Perhaps trying to figure out what ideal blood pressure is, is a fool’s search, but I am such a fool. When I read about health recommendations on such things as personal weight, or BMI, or exercise, or what to eat, there is a massive amount of documented information, and most of it is directly contradicted by some other well-documented information. The same problem applies to blood pressure.
Until as recently as 1977, when the first official guidelines were formulated for blood pressure, doctors were saying systolic blood pressure should be 100 plus your age. Then the accepted goal was changed to 140/90 but just this March 2019 the new goal, based on research using new drugs, was declared to be below 120/80. One might wonder who paid for that research based on manipulating blood pressure with drugs?
About twenty years ago, when I occasionally drove a 96-year-old friend of mine to visit her doctor, she came out one day saying everything was fine because her blood pressure was 196 which she was told was just perfect for her age.
That sounded ridiculous to me, but what am I to do? What’s any ordinary person to do, when a doctor makes a statement, but submit? What I did do with this present post is to find what appear to be sources of authoritative information, choose those with boundaries and then pick the middle number between the boundaries. That’s how the title of this blog post was created. That method generates an exact number.
However, it is obvious that every one of the 7.7 billion people on the planet at this time, or any time, will have unique qualities that will push their needs away from any fixed ideal number. The problem is no one knows what their ideal number really is, and furthermore, that number changes every minute because the demands on one’s body change every minute depending on the exact thing that it is encountering. That new situation constantly requires an adjustment, which the body was designed to optimize by the process of survival and reproduction of the generally best adapted of one’s ancestors.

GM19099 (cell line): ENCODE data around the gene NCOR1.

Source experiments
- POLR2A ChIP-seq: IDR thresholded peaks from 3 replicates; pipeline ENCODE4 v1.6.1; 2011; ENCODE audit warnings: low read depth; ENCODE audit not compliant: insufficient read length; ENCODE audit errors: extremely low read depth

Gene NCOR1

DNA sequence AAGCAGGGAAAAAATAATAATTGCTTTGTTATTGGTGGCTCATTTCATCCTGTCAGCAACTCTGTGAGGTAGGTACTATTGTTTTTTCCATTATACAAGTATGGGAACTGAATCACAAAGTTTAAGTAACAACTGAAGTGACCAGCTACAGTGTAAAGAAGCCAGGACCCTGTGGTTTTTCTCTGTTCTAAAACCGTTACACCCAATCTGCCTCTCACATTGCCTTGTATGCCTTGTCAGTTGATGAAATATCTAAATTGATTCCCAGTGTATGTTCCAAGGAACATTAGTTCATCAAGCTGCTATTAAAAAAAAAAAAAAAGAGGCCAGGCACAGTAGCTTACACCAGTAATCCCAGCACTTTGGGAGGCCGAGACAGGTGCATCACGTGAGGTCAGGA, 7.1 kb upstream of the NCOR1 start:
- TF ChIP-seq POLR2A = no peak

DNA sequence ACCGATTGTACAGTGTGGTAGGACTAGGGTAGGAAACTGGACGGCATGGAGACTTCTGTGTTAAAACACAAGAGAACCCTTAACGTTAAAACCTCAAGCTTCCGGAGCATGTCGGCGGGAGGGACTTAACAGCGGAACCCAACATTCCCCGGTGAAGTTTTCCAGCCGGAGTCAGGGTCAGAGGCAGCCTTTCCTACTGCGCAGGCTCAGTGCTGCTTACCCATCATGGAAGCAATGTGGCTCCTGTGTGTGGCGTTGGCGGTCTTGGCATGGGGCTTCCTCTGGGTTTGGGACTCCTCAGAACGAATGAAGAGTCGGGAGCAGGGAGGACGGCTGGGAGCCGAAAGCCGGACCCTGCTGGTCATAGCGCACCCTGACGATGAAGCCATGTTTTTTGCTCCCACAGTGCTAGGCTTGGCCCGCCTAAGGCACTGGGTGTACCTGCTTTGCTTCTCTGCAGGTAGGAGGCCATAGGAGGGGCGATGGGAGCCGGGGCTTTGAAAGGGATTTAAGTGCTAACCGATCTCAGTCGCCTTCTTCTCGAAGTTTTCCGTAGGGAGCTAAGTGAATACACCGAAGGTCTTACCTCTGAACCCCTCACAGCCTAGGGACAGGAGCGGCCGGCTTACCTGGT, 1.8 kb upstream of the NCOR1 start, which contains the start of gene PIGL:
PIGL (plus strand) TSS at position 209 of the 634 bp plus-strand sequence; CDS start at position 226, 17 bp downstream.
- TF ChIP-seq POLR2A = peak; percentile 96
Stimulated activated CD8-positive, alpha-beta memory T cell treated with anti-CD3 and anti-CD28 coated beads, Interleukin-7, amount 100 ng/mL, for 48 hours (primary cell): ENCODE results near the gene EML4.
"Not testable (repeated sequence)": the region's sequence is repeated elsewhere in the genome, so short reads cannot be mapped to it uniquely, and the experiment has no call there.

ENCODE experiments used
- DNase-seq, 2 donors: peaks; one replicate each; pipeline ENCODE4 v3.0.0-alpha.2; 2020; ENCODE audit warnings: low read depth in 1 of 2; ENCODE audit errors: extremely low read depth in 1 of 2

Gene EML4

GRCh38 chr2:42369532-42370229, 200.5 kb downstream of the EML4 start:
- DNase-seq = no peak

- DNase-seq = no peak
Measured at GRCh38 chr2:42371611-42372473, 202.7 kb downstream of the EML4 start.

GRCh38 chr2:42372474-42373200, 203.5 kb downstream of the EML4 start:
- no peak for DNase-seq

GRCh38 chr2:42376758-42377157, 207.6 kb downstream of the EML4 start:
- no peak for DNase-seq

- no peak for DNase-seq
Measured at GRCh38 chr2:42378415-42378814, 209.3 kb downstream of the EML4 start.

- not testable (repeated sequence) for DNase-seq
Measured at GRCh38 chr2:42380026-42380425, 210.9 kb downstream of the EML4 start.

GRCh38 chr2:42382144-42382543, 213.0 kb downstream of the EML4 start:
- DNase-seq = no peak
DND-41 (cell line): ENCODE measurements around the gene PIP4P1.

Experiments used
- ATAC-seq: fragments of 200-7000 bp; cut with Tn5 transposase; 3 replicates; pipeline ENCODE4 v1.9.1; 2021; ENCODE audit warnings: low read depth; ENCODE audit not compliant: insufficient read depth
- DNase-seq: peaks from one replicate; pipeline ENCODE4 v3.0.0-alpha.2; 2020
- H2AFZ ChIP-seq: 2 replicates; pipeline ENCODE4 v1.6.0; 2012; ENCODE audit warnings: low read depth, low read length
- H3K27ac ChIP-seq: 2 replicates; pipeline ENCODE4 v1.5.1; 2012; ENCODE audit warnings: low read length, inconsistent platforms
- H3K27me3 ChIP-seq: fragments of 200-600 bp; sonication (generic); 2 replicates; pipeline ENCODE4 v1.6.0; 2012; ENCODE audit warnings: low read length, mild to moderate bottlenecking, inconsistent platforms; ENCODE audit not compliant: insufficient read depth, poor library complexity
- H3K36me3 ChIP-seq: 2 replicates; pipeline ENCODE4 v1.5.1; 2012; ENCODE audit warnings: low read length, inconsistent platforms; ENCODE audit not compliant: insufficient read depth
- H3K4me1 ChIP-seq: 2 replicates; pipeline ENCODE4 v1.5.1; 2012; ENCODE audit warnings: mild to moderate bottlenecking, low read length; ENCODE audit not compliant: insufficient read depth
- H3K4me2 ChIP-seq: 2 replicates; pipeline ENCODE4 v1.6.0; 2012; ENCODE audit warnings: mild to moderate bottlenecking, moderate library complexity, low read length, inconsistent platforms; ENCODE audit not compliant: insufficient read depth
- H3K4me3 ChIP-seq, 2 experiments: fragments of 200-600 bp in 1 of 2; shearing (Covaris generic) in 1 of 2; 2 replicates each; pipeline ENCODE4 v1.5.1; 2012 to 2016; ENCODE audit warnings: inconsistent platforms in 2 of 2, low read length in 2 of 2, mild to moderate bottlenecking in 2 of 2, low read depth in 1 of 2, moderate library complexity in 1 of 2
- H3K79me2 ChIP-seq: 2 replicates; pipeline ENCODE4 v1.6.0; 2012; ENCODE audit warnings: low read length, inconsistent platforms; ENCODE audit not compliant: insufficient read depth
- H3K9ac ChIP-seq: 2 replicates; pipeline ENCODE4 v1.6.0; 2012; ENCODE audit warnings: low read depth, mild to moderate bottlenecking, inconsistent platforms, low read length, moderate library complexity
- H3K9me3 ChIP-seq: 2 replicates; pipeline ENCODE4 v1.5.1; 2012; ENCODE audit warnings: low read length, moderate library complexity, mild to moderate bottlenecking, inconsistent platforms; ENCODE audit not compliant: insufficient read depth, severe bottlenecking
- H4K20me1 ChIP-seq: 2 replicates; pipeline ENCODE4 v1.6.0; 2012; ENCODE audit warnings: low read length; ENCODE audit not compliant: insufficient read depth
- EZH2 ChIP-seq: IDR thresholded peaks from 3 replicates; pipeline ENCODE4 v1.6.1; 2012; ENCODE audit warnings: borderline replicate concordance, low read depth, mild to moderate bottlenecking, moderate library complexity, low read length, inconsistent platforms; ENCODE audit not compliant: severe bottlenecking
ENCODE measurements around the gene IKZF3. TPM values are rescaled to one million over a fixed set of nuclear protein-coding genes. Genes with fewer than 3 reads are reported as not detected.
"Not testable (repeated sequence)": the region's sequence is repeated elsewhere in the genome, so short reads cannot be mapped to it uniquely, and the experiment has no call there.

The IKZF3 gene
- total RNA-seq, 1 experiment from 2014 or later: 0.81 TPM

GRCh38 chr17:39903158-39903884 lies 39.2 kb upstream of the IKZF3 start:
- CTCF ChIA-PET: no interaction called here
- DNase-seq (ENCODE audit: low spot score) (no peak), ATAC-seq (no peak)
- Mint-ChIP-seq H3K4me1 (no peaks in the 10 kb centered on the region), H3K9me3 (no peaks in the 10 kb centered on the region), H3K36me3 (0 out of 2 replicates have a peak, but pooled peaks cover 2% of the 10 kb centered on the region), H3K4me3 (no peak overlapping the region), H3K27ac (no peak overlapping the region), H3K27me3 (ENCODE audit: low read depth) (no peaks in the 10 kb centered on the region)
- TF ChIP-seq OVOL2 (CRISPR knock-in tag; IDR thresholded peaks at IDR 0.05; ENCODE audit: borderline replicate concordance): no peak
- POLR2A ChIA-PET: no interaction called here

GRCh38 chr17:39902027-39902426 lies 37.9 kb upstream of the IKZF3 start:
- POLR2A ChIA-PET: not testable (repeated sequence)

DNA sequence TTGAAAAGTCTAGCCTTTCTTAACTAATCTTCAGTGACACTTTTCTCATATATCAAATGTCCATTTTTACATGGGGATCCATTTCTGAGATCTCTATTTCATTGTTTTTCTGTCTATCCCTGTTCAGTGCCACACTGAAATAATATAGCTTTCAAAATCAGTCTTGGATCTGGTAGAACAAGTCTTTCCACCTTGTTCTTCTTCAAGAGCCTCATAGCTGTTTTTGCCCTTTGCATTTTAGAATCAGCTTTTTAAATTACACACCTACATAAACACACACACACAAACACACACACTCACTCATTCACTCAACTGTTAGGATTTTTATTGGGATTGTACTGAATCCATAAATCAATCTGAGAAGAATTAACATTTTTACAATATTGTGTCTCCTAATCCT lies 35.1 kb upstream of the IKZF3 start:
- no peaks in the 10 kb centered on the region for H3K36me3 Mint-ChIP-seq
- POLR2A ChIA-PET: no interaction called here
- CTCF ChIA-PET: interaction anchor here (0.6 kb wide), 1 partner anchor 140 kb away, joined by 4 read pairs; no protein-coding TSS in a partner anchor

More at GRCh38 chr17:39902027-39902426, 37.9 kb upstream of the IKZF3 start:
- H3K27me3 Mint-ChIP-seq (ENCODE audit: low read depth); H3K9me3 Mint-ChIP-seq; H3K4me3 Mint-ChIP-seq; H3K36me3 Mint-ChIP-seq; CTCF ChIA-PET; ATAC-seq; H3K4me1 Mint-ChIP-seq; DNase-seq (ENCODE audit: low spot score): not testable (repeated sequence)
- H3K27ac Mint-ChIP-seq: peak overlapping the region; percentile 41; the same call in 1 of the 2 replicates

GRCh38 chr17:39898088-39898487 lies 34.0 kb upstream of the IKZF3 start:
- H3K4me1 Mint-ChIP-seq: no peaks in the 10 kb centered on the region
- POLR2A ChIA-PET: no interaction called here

Our clearly human ancestors have been around for a hundred thousand years, or five million years if we include chimps, or half a billion years if we include those with blood flow systems. Thus, there has been plenty of time for what became our species to experiment with optimizing their DNA and to genetically load our living DNA with what works, and to let get weeded out what didn’t work as well. The shortened idea of that line of reasoning is that if you are alive now, and reading this, you are a survivor of that process. Yippee.
Unfortunately, no matter who you are and how perfect, or imperfect, you appear to yourself, or to other people, your body is trying to move toward what it considers to be perfect. The myriad processes that got you here have programmed you to strive for that better place. Thus, there are something like 7.7 billion people right now trying to adapt to what their body thinks is ideal.
Perhaps you see the problem with such a bounty of bodies seeking perfection, and yet there is no clear published ideal of perfection to be aimed for with our voluntary lifestyle, only … below 120/80. There is no statement of how far below that recently declared upper level. Below systolic of 95 can be an indicator the person is dying, if their pressure is usually much higher, and that’s close to my stated near ideal systolic. Hmm? However, there can be generated a central point for a very healthy person that is probably close to an ideal and which would rarely be far enough away from their genetically perfected ideal to create a problem.
Using that line of inquiry, the Ideal blood pressure for someone who has recently walked, but is now sitting and rested for five minutes is 105/70. Adding or subtracting 5 points from those numbers would mean that 110/70 to 100/70, or 105/75 to 105/65 would be so close to the unknowable ideal as to be undetectable and insignificant. Strangely, this method of choosing an ideal would mean by the pre-1977 rule of thumb, 100 plus your age that our ideal would be the blood pressure of children.
Even with this broad definition of what is acceptably close enough to an ideal blood pressure to be called near-ideal, there don’t seem to be many Americans who presently qualify. A year ago I squeezed into that zone occasionally and did so more consistently when I weighed ten pounds less than what I presently weigh. That becomes a motivation for me to get seriously back into line with my intermittent fasting way of life. That is easy to do. I just limit all eating to a six-hour window. After staying within those time limits for a week my body is not hungry and is perfectly comfortable all the time.
105/70 may not be the ideal blood pressure, but it is close enough to be called near ideal blood pressure.